Scotsman Guide > Commercial > October 2013 > Article

 Enter your e-mail address and password below.


Forgot your password? New User? Register Now.
   ARTICLE   |   From Scotsman Guide Commercial Edition   |   October 2013

Making the Right Call in Communication

Close more deals with these seven tips to mastering the art of speaking with clients

Although e-mail has replaced phone and face-to-face conversations in almost every industry, the absence of personal communication that creates rapport and trust is missed most in the mortgage industry.

E-mails may be effective for speed and productivity, but successful commercial mortgage brokers likely would tell you that picking up the phone and speaking with prospective or existing clients is invaluable. Furthermore, this sort of investment will pay dividends throughout your career.

Personal communication also transmits your expertise and knowledge to clients more effectively than what several e-mails may do — regardless of their content or listing of your various designations. This kind of communication is an art, and few professionals recognize its significant value in today’s marketplace.

Many mortgage professionals who are fascinated with the speed of technology may preclude themselves from addressing clients on a personal level — something that everyone in sales should master. Some mortgage brokers may have developed people skills naturally as they grew up and went into their professional lives. But many may need the help of mentors to master the art of speaking with others with casual aplomb as well as closing skills.

In the mortgage business, professionals can lose deals simply because they lack the personal-communication skills necessary to closing deals. Here are a few tips that can help you develop your skills and get to closing.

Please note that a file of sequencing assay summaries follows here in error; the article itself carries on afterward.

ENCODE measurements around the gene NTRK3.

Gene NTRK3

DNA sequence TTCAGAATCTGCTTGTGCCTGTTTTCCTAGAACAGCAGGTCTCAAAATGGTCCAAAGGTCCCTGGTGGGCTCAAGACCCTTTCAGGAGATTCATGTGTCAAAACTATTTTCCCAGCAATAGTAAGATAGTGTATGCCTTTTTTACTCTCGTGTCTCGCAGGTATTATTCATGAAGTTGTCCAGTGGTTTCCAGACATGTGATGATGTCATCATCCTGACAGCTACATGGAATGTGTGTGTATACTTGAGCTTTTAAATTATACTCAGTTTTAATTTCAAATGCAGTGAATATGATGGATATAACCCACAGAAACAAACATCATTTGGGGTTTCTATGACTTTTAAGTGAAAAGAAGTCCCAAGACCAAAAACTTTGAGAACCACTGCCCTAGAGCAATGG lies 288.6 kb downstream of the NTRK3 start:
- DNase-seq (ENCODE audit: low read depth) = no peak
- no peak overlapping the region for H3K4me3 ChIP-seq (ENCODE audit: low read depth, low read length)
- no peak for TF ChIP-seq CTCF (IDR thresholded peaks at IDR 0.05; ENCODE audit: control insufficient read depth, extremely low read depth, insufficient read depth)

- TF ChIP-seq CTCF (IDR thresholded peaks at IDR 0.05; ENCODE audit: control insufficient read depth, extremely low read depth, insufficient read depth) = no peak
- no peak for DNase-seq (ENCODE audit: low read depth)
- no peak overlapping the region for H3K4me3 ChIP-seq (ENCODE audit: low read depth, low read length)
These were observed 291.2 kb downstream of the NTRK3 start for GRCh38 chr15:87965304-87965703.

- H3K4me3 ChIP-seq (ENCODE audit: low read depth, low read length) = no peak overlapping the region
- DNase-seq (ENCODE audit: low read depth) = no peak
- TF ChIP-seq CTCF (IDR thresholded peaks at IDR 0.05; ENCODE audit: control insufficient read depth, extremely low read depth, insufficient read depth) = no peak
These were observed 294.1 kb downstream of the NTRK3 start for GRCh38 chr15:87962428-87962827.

1. Underpromise

When you provide clients with quotes, always offer a range of rates that is based on the worst-case scenario. Quote the highest rate, pending the receipt of the loan package. By doing so, you get three benefits:

  1. You will be sure of having a serious borrower if you receive the requested package.
  2. You will get all necessary details, and you can trump any other quotes that the client received without providing a loan package.
  3. Your clients will have the correct rate and terms based on facts.

Clients will appreciate brokers who show this sort of due diligence and integrity.

2. Offer a cookie

When you go to borrowers with various stringent guideline demands, hand them a cookie — a virtual one, of course. If you’re asking your clients to provide two years of tax returns, an unexpected environmental report costing $5,000 and an updated appraisal for $3,000, explain first to your borrowers how your product is the best fit for their needs and the rate is lower than expected. Your clients likely will be relieved to be getting good terms and unfazed by the additional costs.

3. Simplify

Clients are not interested in deciphering the jargon of the commercial mortgage industry. They simply want to know what the terms are and where to sign. Sometimes offering too many details on an initial quote makes the offer unattractive and confusing.